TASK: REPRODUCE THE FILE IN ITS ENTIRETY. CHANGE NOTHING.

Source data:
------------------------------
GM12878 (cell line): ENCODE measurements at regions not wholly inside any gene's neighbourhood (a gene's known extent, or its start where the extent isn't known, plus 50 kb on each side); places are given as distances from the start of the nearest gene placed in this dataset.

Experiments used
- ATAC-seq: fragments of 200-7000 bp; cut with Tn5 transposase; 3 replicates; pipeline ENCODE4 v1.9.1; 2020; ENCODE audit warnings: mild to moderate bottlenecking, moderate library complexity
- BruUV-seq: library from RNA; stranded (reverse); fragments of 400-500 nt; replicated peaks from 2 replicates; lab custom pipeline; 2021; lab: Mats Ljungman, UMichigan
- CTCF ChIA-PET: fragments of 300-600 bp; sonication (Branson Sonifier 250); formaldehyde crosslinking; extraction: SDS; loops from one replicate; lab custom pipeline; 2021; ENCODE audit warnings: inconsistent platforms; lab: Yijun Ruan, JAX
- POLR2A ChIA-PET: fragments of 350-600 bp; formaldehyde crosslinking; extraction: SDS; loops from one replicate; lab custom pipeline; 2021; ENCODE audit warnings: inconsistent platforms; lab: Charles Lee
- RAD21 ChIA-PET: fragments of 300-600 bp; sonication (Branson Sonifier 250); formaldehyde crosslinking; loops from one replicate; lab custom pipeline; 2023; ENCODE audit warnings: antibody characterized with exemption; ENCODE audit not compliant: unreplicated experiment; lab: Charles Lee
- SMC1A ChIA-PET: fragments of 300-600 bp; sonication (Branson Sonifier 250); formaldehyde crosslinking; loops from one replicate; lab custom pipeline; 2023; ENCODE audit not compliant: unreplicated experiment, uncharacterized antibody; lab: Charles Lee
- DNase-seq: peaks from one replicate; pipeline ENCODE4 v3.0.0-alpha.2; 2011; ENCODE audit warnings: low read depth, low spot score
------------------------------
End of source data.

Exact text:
GM12878 (cell line): ENCODE measurements at regions not wholly inside any gene's neighbourhood (a gene's known extent, or its start where the extent isn't known, plus 50 kb on each side); places are given as distances from the start of the nearest gene placed in this dataset.

Experiments used
- ATAC-seq: fragments of 200-7000 bp; cut with Tn5 transposase; 3 replicates; pipeline ENCODE4 v1.9.1; 2020; ENCODE audit warnings: mild to moderate bottlenecking, moderate library complexity
- BruUV-seq: library from RNA; stranded (reverse); fragments of 400-500 nt; replicated peaks from 2 replicates; lab custom pipeline; 2021; lab: Mats Ljungman, UMichigan
- CTCF ChIA-PET: fragments of 300-600 bp; sonication (Branson Sonifier 250); formaldehyde crosslinking; extraction: SDS; loops from one replicate; lab custom pipeline; 2021; ENCODE audit warnings: inconsistent platforms; lab: Yijun Ruan, JAX
- POLR2A ChIA-PET: fragments of 350-600 bp; formaldehyde crosslinking; extraction: SDS; loops from one replicate; lab custom pipeline; 2021; ENCODE audit warnings: inconsistent platforms; lab: Charles Lee
- RAD21 ChIA-PET: fragments of 300-600 bp; sonication (Branson Sonifier 250); formaldehyde crosslinking; loops from one replicate; lab custom pipeline; 2023; ENCODE audit warnings: antibody characterized with exemption; ENCODE audit not compliant: unreplicated experiment; lab: Charles Lee
- SMC1A ChIA-PET: fragments of 300-600 bp; sonication (Branson Sonifier 250); formaldehyde crosslinking; loops from one replicate; lab custom pipeline; 2023; ENCODE audit not compliant: unreplicated experiment, uncharacterized antibody; lab: Charles Lee
- DNase-seq: peaks from one replicate; pipeline ENCODE4 v3.0.0-alpha.2; 2011; ENCODE audit warnings: low read depth, low spot score